When you think of Italian food, you probably think meatballs, pasta and cheese. You also probably think, “What would my doctor say about that?”

Italian food does get a bad wrap from those who are watching their blood pressure, but for good reason. You can’t head to the Olive Garden, or the mom and pop Italian restaurant down the street without that guilty feeling of eating beyond your heart healthy diet restrictions.

But, this new study might change some of your minds about how heart healthy Italian food can be…

The study published in the Journal of Cellular Physiology is the latest to endorse the health benefits of tomatoes, alongside other Italian staples, in combatting cancer, as well as heart disease.

The new research found that tomato extracts from two different Southern Italian regions, the San Marzano and Corbarino tomatoes, may help stop stomach cancer cell growth and prevent the cells from morphing into malignant mechanisms.

Researchers further concluded that tapping into this cancer fighting ability may be used in the future to both prevent and treat different forms of gastric cancer. And the best part is that folks can enjoy these benefits simply by eating ripe tomatoes without buying special extracts.

We all know how beneficial the Mediterranean Diet can be for heart health and maintaining low blood pressure. But check otu these key ingredients from an Italian-inspired diet that also help keep your blood pressure low…

Red Wine: Yes, my friends, I said red wine. For generations upon generations in Italy, red wine has been a staple in the Italian diet. And, it has helped maintain low blood pressure for many…who don’t over-endulgered. Red  wine has disease fighting phytonutrients such as resveratrol and anthocyanins which are linked to heart health.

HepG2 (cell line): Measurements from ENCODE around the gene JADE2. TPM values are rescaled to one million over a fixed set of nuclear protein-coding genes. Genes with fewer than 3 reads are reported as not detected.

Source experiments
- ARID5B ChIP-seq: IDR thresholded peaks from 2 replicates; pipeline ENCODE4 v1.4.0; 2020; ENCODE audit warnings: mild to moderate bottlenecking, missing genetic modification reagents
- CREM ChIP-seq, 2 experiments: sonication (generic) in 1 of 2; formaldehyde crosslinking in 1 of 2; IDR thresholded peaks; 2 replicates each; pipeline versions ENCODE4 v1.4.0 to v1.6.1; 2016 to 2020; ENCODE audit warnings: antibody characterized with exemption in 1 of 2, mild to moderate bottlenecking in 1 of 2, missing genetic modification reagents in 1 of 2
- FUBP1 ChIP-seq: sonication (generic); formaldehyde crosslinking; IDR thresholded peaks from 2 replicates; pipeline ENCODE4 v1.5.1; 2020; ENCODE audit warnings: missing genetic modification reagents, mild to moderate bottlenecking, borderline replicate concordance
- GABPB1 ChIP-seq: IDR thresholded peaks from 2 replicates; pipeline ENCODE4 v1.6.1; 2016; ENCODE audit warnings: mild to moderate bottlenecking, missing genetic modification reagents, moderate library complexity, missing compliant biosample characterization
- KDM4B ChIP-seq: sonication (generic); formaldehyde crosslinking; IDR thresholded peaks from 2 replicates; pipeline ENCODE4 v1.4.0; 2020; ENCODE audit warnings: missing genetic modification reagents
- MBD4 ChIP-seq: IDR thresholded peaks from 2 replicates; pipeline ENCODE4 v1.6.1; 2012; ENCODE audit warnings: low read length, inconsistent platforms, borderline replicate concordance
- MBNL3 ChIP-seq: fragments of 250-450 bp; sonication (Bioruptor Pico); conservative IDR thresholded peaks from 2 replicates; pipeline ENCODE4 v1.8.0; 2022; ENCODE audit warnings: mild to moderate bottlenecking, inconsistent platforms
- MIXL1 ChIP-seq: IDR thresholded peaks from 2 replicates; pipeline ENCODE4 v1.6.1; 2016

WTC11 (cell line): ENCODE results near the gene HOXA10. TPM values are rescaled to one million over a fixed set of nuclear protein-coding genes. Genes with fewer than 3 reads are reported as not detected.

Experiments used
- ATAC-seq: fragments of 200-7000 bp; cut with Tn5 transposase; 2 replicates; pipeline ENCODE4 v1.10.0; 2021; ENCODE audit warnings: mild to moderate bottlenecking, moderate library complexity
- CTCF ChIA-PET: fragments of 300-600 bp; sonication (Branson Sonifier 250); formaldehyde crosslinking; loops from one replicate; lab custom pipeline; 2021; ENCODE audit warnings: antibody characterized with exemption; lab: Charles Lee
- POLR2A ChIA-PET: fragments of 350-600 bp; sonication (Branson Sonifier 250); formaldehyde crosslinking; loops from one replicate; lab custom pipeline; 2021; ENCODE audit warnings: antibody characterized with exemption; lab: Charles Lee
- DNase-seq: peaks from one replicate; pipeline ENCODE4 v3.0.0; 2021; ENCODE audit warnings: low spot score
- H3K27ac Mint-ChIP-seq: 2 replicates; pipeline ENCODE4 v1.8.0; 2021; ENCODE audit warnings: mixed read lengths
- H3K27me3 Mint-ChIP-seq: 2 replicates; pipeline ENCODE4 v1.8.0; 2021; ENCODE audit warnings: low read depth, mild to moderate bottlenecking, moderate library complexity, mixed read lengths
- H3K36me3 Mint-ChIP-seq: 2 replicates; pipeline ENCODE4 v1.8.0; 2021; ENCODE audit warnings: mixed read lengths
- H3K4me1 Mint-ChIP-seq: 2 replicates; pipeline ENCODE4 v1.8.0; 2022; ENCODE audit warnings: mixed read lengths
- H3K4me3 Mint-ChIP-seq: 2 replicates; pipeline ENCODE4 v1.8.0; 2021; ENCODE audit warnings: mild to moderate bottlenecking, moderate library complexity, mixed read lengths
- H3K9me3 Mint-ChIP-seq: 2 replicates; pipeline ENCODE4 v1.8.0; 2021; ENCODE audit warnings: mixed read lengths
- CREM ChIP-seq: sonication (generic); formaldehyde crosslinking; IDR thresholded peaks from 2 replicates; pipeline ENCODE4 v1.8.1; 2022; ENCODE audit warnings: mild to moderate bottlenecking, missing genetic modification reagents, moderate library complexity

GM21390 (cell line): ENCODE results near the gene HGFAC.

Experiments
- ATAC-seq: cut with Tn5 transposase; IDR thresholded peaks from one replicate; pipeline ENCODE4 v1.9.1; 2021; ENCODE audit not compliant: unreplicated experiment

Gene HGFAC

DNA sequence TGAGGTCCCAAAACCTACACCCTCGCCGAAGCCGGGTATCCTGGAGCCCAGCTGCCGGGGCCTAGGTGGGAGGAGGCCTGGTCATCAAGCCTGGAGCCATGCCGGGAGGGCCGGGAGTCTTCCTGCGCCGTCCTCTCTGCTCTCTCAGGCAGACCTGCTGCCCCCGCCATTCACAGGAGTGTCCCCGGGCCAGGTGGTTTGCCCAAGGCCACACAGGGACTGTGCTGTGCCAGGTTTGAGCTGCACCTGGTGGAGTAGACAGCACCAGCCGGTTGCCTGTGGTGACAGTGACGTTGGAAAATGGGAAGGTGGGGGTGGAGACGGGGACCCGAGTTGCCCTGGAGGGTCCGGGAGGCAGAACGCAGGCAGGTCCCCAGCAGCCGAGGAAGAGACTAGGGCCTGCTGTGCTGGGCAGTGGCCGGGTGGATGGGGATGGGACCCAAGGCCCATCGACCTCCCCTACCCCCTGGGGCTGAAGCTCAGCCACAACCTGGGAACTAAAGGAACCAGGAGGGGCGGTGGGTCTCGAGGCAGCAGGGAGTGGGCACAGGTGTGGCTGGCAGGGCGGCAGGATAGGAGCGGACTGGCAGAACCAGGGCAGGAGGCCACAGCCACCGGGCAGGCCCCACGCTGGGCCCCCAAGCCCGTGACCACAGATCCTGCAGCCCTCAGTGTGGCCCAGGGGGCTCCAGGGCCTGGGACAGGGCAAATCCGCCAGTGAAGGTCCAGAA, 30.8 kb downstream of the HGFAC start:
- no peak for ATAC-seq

Garlic: Garlic, my friends, is amazing. It’s almost a magical ingredient that has been linked to lower blood pressure and reducing certain cancers. Cardiologist Dr. Matthew Budoff, of the University of California-Los Angeles, found that Aged Garlic Extract even reduced dangerous plaque buildup in arteries. This staple of Italian cuisine is also thought to be an antifungal and antibacterial agent.

Figs: Figs have been a staple of the Mediterranean’s platter since before the Roman Empire. Even artwork among some of the most powerful men and women of ancient times show aristocrates munching on figs. Just two of these healthy autumn treats are a great way to increase your fiber intake and provide 1/10 of your daily potassium requirement.

Ricotta: Yes, there’s cheese on this menu of heart healthy Italian foods! Ricotta cheese is an excellent source of protein and calcium. But, as with red wine, you don’t want to indulge too drastically on this treat. Please use in moderation.

There you have it! Some of the most beneficial Italian foods that allow you to feel less guilty the next time you go to your favorite Italian restaurant.